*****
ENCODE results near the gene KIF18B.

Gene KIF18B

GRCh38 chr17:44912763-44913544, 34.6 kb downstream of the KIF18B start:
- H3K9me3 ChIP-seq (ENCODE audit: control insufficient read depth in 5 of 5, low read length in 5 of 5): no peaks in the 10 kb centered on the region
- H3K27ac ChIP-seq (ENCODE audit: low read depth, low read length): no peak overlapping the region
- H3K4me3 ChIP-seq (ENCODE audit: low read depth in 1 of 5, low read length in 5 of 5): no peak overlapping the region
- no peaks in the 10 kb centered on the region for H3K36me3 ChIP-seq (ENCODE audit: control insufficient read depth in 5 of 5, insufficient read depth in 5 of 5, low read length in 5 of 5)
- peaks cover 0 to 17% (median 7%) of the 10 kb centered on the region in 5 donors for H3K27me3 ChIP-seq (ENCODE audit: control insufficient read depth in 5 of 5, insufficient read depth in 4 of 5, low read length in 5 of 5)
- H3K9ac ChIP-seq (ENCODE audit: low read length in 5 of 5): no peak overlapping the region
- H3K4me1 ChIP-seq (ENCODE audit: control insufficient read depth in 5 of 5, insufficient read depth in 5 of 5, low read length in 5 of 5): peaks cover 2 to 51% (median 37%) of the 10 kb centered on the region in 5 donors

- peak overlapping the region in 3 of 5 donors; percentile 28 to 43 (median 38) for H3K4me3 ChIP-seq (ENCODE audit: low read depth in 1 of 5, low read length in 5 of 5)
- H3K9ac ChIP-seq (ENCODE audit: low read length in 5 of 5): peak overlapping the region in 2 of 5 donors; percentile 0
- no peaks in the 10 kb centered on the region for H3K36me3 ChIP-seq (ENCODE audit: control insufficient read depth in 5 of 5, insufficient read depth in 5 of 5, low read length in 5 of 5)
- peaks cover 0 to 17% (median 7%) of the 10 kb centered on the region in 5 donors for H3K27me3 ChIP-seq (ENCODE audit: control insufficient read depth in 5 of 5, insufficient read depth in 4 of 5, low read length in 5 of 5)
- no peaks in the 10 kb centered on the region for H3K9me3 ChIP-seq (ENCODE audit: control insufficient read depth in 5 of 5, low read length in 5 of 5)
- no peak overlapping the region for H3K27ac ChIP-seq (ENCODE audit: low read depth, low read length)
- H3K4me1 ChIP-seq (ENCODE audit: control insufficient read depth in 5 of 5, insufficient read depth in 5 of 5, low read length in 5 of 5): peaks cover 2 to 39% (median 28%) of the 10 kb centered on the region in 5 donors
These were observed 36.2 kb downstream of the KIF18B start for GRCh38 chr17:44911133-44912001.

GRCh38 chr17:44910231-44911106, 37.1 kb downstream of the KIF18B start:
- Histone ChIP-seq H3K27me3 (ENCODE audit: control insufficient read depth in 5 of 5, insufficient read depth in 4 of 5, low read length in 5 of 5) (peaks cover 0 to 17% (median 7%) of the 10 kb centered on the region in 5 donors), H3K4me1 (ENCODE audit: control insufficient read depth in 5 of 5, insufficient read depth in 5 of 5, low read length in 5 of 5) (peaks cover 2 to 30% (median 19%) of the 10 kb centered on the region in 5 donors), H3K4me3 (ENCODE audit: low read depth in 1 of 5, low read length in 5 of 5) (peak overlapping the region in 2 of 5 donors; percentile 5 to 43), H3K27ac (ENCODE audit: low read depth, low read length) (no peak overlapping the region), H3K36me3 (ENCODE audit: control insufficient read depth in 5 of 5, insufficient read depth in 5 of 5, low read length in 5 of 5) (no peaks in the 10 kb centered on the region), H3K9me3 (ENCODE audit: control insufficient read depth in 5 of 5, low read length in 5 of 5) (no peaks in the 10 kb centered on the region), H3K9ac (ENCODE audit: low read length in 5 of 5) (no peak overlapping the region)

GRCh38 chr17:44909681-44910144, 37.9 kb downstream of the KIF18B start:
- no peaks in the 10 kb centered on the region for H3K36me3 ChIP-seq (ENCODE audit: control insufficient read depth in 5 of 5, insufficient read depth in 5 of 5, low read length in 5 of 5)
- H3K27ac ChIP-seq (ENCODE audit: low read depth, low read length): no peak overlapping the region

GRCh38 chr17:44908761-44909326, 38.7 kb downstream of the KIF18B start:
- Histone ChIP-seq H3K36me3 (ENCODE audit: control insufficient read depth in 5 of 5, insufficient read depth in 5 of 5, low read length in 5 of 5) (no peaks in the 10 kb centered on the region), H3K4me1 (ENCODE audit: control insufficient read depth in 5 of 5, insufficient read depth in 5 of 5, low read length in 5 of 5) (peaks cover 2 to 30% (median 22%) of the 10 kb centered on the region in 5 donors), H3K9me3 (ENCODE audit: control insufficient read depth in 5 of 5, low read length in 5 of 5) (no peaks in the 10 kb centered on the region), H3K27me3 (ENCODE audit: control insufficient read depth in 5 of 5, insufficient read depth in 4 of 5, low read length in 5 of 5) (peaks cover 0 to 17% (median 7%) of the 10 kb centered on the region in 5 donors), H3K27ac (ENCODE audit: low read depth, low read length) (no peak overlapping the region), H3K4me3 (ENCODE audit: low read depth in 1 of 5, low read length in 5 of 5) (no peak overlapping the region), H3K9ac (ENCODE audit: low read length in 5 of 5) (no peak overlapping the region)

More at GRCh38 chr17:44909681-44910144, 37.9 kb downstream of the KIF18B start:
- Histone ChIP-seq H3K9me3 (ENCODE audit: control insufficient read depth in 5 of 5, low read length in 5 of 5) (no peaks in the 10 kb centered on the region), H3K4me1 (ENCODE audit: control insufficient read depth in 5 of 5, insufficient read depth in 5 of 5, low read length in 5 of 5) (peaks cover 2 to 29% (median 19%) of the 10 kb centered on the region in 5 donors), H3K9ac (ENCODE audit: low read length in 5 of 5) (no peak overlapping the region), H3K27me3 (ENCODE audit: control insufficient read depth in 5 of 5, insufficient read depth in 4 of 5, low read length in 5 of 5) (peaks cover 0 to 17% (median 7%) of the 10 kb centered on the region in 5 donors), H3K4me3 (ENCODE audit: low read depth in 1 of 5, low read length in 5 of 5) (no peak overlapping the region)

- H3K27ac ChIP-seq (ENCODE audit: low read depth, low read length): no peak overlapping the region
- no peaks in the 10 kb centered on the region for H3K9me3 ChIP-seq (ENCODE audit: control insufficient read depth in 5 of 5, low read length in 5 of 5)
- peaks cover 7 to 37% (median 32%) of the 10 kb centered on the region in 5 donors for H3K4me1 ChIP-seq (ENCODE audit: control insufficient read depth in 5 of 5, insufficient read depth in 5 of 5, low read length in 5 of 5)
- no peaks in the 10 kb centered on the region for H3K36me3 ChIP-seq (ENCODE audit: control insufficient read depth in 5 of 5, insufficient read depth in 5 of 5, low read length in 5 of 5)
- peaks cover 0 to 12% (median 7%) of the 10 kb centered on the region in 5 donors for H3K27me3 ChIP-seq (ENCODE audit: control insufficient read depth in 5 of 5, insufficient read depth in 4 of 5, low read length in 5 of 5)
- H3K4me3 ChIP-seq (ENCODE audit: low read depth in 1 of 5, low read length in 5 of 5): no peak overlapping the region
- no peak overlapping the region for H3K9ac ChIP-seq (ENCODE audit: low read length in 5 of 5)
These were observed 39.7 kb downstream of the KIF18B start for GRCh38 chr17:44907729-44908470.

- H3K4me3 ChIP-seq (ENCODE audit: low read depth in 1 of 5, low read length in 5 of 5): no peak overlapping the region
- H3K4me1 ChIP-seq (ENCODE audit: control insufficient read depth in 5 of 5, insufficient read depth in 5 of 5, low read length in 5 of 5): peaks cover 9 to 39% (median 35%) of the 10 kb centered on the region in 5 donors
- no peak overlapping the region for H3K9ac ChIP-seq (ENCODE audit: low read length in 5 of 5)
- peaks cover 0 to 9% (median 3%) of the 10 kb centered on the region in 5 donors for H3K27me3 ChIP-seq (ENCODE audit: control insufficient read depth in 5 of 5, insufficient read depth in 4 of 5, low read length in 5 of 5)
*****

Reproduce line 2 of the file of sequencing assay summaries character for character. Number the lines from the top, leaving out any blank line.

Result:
Gene KIF18B